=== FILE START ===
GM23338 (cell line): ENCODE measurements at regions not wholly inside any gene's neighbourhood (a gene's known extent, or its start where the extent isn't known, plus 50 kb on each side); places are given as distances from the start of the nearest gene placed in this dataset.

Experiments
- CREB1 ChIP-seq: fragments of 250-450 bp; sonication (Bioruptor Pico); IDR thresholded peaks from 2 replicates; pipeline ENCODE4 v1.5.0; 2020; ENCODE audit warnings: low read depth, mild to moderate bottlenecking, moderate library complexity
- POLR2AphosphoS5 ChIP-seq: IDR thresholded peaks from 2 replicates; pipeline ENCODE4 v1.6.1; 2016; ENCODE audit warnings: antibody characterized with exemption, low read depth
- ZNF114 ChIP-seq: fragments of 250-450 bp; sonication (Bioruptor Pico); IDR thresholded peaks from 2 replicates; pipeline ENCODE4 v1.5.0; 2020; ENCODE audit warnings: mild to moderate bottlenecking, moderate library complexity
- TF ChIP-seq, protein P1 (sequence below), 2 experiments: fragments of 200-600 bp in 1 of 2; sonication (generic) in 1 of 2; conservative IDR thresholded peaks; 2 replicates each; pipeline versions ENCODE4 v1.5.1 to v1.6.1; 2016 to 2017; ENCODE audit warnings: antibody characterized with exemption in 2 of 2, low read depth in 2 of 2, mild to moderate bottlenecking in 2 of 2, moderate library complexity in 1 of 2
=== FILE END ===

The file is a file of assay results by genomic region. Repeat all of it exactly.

GM23338 (cell line): ENCODE measurements at regions not wholly inside any gene's neighbourhood (a gene's known extent, or its start where the extent isn't known, plus 50 kb on each side); places are given as distances from the start of the nearest gene placed in this dataset.

Experiments
- CREB1 ChIP-seq: fragments of 250-450 bp; sonication (Bioruptor Pico); IDR thresholded peaks from 2 replicates; pipeline ENCODE4 v1.5.0; 2020; ENCODE audit warnings: low read depth, mild to moderate bottlenecking, moderate library complexity
- POLR2AphosphoS5 ChIP-seq: IDR thresholded peaks from 2 replicates; pipeline ENCODE4 v1.6.1; 2016; ENCODE audit warnings: antibody characterized with exemption, low read depth
- ZNF114 ChIP-seq: fragments of 250-450 bp; sonication (Bioruptor Pico); IDR thresholded peaks from 2 replicates; pipeline ENCODE4 v1.5.0; 2020; ENCODE audit warnings: mild to moderate bottlenecking, moderate library complexity
- TF ChIP-seq, protein P1 (sequence below), 2 experiments: fragments of 200-600 bp in 1 of 2; sonication (generic) in 1 of 2; conservative IDR thresholded peaks; 2 replicates each; pipeline versions ENCODE4 v1.5.1 to v1.6.1; 2016 to 2017; ENCODE audit warnings: antibody characterized with exemption in 2 of 2, low read depth in 2 of 2, mild to moderate bottlenecking in 2 of 2, moderate library complexity in 1 of 2